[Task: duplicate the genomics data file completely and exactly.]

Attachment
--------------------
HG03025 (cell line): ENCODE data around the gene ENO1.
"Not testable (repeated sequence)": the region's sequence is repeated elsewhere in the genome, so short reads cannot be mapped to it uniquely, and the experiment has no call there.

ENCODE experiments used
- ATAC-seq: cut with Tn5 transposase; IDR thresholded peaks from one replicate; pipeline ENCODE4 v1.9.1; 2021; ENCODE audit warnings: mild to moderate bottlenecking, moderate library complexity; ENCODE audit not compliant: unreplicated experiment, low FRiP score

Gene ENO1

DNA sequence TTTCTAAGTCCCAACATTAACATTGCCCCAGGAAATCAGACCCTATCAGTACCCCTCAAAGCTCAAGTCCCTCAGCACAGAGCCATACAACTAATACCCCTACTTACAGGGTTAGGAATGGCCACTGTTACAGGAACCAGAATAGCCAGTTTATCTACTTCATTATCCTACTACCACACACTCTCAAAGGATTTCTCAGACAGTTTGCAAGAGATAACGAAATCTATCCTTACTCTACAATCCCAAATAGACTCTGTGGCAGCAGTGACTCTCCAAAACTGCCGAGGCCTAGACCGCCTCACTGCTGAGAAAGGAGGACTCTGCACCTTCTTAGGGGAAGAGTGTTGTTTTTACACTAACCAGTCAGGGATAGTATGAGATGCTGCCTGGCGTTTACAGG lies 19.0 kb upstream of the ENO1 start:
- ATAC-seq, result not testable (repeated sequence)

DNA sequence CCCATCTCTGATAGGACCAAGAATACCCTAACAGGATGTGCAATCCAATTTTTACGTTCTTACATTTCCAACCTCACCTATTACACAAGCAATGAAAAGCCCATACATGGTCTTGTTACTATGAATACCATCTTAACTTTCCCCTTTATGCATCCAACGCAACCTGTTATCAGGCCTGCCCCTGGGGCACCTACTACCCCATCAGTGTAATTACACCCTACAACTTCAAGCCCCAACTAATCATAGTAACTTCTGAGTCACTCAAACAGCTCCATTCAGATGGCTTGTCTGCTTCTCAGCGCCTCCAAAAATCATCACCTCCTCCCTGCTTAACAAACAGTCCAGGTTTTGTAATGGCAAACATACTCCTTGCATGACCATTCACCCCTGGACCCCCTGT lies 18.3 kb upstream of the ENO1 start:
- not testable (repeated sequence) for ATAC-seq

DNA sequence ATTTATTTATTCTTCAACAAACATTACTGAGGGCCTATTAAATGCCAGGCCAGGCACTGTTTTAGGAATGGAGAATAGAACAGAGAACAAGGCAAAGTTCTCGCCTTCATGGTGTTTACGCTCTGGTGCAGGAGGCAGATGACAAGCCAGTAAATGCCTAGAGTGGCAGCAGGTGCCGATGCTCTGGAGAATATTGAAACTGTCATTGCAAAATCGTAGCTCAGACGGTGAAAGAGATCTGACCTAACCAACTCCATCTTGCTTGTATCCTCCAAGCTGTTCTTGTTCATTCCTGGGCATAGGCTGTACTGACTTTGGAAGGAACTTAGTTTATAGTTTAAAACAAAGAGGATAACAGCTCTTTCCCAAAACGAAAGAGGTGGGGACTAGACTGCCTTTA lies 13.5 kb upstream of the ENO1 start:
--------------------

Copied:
HG03025 (cell line): ENCODE data around the gene ENO1.
"Not testable (repeated sequence)": the region's sequence is repeated elsewhere in the genome, so short reads cannot be mapped to it uniquely, and the experiment has no call there.

ENCODE experiments used
- ATAC-seq: cut with Tn5 transposase; IDR thresholded peaks from one replicate; pipeline ENCODE4 v1.9.1; 2021; ENCODE audit warnings: mild to moderate bottlenecking, moderate library complexity; ENCODE audit not compliant: unreplicated experiment, low FRiP score

Gene ENO1

DNA sequence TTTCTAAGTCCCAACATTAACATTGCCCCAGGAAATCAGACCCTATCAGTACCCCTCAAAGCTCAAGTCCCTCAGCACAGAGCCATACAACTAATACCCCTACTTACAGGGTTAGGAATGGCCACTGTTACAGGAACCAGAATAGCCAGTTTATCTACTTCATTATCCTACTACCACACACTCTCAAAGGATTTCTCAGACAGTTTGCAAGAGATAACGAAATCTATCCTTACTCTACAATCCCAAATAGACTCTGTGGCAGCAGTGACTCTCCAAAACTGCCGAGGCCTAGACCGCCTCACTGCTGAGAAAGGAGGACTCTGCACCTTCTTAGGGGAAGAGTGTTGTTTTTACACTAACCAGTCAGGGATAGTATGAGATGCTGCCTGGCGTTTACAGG lies 19.0 kb upstream of the ENO1 start:
- ATAC-seq, result not testable (repeated sequence)

DNA sequence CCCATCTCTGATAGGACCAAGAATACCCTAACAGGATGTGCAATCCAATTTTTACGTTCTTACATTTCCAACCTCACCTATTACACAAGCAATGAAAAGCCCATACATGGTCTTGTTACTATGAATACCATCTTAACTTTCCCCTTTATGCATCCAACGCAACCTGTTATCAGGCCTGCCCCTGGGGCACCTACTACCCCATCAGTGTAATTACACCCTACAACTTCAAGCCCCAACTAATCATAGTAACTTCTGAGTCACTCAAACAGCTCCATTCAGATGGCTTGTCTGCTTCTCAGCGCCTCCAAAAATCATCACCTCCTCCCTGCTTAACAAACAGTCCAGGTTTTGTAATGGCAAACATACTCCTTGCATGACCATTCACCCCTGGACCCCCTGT lies 18.3 kb upstream of the ENO1 start:
- not testable (repeated sequence) for ATAC-seq

DNA sequence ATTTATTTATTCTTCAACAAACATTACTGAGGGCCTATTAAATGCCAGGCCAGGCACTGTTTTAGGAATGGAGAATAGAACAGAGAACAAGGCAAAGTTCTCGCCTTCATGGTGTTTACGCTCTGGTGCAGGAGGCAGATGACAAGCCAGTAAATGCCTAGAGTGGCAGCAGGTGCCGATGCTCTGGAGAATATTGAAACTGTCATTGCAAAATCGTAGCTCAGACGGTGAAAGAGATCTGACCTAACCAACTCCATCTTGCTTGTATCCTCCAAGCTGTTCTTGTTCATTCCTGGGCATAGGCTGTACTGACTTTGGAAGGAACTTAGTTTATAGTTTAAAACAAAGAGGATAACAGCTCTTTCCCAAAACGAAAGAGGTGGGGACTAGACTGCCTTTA lies 13.5 kb upstream of the ENO1 start: